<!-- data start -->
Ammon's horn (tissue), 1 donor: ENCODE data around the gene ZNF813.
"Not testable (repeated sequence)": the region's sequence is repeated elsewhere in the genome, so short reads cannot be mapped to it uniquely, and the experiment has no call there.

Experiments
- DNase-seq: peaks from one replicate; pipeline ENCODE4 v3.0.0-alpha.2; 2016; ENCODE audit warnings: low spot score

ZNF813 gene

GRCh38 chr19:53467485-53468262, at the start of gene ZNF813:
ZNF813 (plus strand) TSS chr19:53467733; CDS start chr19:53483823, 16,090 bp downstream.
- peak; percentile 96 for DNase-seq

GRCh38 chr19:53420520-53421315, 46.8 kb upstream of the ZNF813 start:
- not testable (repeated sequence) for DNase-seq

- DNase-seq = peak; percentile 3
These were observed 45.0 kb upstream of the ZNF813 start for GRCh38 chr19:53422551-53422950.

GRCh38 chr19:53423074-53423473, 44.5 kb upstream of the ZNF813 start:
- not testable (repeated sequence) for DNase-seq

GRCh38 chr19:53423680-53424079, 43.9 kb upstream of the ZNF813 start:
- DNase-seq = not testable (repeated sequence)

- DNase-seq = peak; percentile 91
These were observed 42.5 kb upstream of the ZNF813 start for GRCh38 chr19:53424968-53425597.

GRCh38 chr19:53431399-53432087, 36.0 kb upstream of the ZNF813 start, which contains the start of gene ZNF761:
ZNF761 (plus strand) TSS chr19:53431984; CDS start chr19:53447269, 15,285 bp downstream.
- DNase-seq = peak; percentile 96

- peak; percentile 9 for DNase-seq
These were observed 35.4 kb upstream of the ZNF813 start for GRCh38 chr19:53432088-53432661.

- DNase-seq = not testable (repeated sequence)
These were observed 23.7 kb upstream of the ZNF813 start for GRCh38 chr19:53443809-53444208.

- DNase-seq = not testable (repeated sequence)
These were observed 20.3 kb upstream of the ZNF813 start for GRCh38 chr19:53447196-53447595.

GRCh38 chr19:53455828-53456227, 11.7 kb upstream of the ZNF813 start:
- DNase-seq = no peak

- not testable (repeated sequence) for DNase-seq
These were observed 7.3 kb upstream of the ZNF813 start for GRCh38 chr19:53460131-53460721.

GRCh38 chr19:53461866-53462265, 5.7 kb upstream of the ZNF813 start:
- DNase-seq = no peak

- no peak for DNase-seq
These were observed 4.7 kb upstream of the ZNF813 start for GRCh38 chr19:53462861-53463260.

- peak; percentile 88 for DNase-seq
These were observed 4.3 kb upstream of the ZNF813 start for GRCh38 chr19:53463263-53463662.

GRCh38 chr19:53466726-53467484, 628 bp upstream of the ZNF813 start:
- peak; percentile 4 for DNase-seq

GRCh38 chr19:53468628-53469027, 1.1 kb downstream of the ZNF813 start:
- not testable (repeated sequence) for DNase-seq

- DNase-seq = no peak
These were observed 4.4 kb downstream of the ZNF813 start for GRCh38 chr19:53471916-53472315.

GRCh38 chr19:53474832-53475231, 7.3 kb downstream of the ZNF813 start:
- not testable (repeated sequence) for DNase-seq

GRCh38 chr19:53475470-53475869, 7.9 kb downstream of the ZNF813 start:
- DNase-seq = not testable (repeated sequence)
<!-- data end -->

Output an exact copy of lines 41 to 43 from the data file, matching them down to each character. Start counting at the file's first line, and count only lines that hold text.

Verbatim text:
- not testable (repeated sequence) for DNase-seq

- DNase-seq = no peak
These were observed 4.4 kb downstream of the ZNF813 start for GRCh38 chr19:53471916-53472315.